Solo: A Star Wars Story
An engaging but unnecessary bit of backstory for one of blockbuster cinema's most beloved characters.
In the climate of the times - shortly after Reagan had fired all of the striking air traffic controllers - a strike seemed like a dangerous risk, but the meatpackers of Local P-9 in Austin walked out.
Their decision and its repercussions are the subject of "American Dream," the documentary by Barbara Kopple which won last year's Academy Award. This is the kind of movie you watch with horrified fascination, as families lose their incomes and homes, management plays macho hardball, and rights and wrongs grow hopelessly tangled.
Kopple went to Kentucky to document a bitter miner's strike in "Harlan County, U.S.A.," one of the best documentaries I have ever seen. That strike offered clear-cut choices between good and evil.
The Hormel strike, which she follows as it spans agonizing months and years, weaves a more tangled web. The local union, which has decided to act independently from its parent international union in Washington, hires a free-lance strike consultant named Ray Rogers, who comes in with charts, graphs and promises of national press attention. He delivers, but at the cost of denying Local P-9 the experienced negotiating skills that the international could have supplied.
After P-9's campaign is under way and its position has solidified, the international sends in Lewie Anderson, an experienced negotiator who despairs at the naivete of the locals. "They made the critical mistake of opening up the whole contract," Anderson says despairingly at one moment. "That allows the company the chance to renegotiate language it took us 40 years to win." Anderson, a chain-smoking everyman with the weary charisma of a Lech Walesa, wants to compromise with Hormel. The P-9 militants, fired up by Rogers and by their local president, want no compromise.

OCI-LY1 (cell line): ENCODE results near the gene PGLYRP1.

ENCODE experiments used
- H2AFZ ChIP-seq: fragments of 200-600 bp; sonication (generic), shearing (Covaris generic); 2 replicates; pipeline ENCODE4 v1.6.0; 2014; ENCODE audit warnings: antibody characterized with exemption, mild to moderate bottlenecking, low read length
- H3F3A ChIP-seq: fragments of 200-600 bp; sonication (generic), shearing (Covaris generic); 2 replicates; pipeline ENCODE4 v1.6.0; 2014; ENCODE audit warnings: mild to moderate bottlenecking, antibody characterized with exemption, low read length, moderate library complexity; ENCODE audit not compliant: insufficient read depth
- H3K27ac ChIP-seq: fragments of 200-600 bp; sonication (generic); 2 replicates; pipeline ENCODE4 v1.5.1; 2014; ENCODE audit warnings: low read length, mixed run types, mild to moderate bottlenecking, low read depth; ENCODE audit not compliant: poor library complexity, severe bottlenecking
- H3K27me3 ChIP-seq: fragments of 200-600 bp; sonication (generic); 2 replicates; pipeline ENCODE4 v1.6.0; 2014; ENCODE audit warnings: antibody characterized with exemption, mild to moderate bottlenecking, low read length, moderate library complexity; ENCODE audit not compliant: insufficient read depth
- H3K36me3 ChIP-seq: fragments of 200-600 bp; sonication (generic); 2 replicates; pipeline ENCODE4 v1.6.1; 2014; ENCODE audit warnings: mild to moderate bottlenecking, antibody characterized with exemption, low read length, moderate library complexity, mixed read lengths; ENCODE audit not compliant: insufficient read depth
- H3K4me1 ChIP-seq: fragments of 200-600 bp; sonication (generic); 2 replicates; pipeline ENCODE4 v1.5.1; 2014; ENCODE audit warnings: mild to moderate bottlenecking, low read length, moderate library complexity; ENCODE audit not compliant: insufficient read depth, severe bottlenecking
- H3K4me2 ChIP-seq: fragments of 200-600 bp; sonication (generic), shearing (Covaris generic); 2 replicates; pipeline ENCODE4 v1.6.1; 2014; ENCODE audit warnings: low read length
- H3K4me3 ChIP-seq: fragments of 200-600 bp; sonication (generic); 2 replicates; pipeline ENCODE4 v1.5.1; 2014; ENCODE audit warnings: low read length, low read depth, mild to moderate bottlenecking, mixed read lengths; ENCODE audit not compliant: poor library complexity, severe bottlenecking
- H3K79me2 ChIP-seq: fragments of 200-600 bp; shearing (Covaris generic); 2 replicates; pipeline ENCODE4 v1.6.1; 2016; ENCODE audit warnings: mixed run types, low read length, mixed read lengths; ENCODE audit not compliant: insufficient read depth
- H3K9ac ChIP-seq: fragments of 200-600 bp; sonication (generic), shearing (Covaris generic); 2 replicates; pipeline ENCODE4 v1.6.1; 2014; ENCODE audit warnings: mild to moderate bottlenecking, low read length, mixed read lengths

They want their $10.69 an hour or else. The company locks out the striking workers and eventually begins to hire replacements, while some dissident local members break away from P-9 and side with Anderson. The international in Washington eventually declares the strike illegal, seizes control of P-9, and negotiates its own deal with Hormel. But the majority of P-9 members remain loyal to the strike, and eventually some 80 percent of them lose their jobs.
The outcome is even more complicated than that. Although Hormel negotiates a compromise wage with the union, it soon closes down half the plant and then rents it to another meatpacker that pays $6.50 an hour. As "American Dream" documents these developments, we are torn two ways. We want to see the movie as a battle between right and wrong, good and evil. On the other hand, we also see it as a struggle between two strategies. Would P-9 have been luckier if it had never heard of Ray Rogers and his consulting wizardry, and allowed Lewie Anderson to negotiate a settlement? Or would Hormel have shot down half its plant anyway, in a transparent move to allow the $6.50 operation? One of the key issues in "American Dream" is the legality of employers who hire permanent replacements for workers who are engaged in a legal strike. Some companies are so cocksure these days that they hire replacements and, if found in violation of labor laws, are happy to pay a fine. They're millions ahead in the long run. In a climate of high unemployment and White House hostility to unions, there are always workers only too glad to take someone else's job.
The people in this film are so real they make most movie characters look like inhabitants of the funny page. Families are torn apart. One brother goes back to work, another stays on the picket lines. Workers have tears in their eyes as they describe not being able to support their families. It becomes clear that no possible win by the members of P-9 could compensate them for the wages they have already lost - especially as they are striking, not for a raise, but against a pay cut. A nobility creeps onto the scene, as people make enormous financial and personal sacrifices simply for what they believe is morally right. Our hearts are torn, because on the basis of this film we are not sure they have chosen the wisest path.
Stories like the Hormel strike are too long and complicated to be told on a daily basis. Only a documentary like this has a canvas big enough for the whole picture.
Is there a lesson at the end of "American Dream"? I think there is. I think the lesson is that the American tradition of collective bargaining will break down if companies can simply ignore a legal strike, hire replacements, and continue as before. There was a time in American history when such behavior by management would have been seen as not only illegal but immoral. The new management philosophers who won ascendency in the 1980s dismiss such views as sentimentalism. They are concerned only with the bottom line, where they see profits, not people. The White House announced that for a recent overseas trip, the video library on Air Force One was stocked with "Gone With the Wind." Next flight, could they take along "American Dream"?
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